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A searchable interactive guide to the legislation of almost 70 countries that govern online disinformation.
Despite popular discourse, there are clear distinctions between censorship and content moderation.
ActiveFence reviews how human exploitation emerges and increases online as global sporting events take place.
Understand each Digital Services Act’s requirements and learn how a customized content moderation platform and intelligence solutions can help platforms comply.
ActiveFence shares our research into the ‘BoyLover’ pedophile community, providing cultural and organizational insights about this network.
Esoteric language, code words, and euphemisms: Child predators have adopted new tactics to evade detection by content moderators.
When it comes to the most influential users on a platform, applying content moderation policy can sometimes be a high-stakes situation.
Adding prebunking to existing content policy can help platforms get ahead of misinformation trends during election season, and at any time.
The Supreme Council for the Administration of the Media can block social media accounts and penalize journalists for publishing fake news or posts that incite public disorder. Social media accounts and blogs with more than 5,000 followers on online platforms will be treated as media outlets, which makes them subject to prosecution for publishing false news or incitement to break the law.
The establishment of websites must be conducted following receipt of a license from the Supreme Council.
Media Regulation Law and the Supreme Council for Media Regulation promulgated by Law No. 180 (2018)
Ethiopia holds internet intermediaries to be liable for hosted user-generated content. Platforms must remove disinformation within 24 hours of notification from the authorities. Social media account operators risk two to five-year prison terms for violence or public disturbance due to disinformation.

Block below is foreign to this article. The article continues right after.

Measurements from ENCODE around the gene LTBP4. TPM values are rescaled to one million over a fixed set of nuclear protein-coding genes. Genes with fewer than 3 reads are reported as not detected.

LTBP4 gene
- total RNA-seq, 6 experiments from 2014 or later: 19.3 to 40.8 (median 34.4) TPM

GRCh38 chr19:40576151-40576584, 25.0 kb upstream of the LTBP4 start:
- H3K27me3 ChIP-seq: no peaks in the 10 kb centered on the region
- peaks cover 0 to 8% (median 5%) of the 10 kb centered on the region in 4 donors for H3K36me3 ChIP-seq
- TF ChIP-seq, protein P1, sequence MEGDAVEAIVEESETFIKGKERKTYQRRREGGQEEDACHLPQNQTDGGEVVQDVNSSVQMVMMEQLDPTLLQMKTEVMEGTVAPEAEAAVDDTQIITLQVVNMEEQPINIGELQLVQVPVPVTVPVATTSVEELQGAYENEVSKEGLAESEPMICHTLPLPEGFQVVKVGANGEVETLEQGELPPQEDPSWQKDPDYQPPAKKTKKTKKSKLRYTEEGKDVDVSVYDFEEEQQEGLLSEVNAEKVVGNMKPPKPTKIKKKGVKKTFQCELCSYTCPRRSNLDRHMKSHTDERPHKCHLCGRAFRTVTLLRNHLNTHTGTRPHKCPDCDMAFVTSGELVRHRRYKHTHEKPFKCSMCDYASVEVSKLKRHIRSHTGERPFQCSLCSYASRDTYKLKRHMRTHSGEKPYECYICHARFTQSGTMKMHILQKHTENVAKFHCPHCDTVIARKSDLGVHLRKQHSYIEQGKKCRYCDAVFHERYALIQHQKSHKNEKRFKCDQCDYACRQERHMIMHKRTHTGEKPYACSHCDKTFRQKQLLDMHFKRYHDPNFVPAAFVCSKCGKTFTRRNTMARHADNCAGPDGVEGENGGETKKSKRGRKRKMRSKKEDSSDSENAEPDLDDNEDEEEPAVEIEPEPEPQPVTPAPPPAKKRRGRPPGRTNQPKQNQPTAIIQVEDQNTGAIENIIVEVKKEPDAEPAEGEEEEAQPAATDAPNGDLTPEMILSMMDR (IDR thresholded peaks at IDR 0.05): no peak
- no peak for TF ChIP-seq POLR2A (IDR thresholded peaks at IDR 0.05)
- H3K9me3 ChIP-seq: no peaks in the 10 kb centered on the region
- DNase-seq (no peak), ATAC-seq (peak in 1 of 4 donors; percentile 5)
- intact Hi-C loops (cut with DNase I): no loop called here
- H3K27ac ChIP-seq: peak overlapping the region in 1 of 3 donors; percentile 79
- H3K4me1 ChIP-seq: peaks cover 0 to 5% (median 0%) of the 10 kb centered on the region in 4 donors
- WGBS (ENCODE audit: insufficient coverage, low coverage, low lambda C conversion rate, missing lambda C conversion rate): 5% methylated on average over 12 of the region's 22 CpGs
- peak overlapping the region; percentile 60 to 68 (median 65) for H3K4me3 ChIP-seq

Hate Speech and Disinformation Prevention and Suppression Proclamation (2020)
Kenya requires internet service providers to require internet service providers to prevent disinformation in the form of political content. Social media platform administrators are required to monitor and remove related disinformation content within 24 hours.
Guidelines for Prevention of Dissemination of Undesirable Bulk Political SMS and Social Media Content via Electronic Communications Networks (2017)
Mali has criminalized the dissemination of false information shared “in bad faith and disturbs the public peace.” The state requires ISPs to install mechanisms to monitor illegal activities. Failure to inform authorities of illegal acts risk a fine of up to €3,000 (c.$3,080) and/or a prison sentence.
The state is allowed to throttle the internet during protests or elections.
The Press Regime and Press Offenses Law (2000); Suppression of Cybercrime (2019)
Niger criminalized the creation, dissemination, and making of false or defamatory information publicly available. This covers all communication from text to audio, image, and video shared on an information system. Platform operators may be required to intercept communications on request from relevant authorities concerning illegal online activity. Failure to comply risks prison sentences of between six months and three years, with a maximum fine of 5,000,000 CFA (c.$7,900).
Cybercrime Law (2020)
Nigeria has criminalized the publication of content that shares false information intending to cause “annoyance, inconvenience, danger, obstruction, insult, injury, criminal intimidation, enmity, hatred, ill will, or needless anxiety to another.” Failure to comply risks three years in prison, a fine, or both.
Cybercrimes Act (2015)
South Africa made it an offense to publish a statement through any medium to spread false information about COVID-19 or government measures to address the pandemic. The penalty is a fine or imprisonment for six months or both.
South Africa’s Board can request platforms to remove content that poses “severe harm, especially to children.”
Disaster Management Act 2002; section 11(5) (2020) ; FBP Online Regulation Policy (2016)
Platforms are required to fulfill the “duties of a licensee and producer,” and ensure that hosted content does not promote ethnic prejudice and violence and is not likely to create public insecurity or violence. Failure to comply risks fines of up to 10% of a platform’s gross annual revenue, and a suspension or revocation of a license.
International Covenant on the Elimination of All Forms of Racial Discrimination (1965); Uganda Communications Act (2013); The Computer Misuse Act (2011)
Zimbabwe has criminalized the publication of false news. The Minister of Information, Publicity, and Broadcasting Services has also created a “cyber-team” for social media monitoring.
The Enacted Cyber and Data Protection Act (December 2021)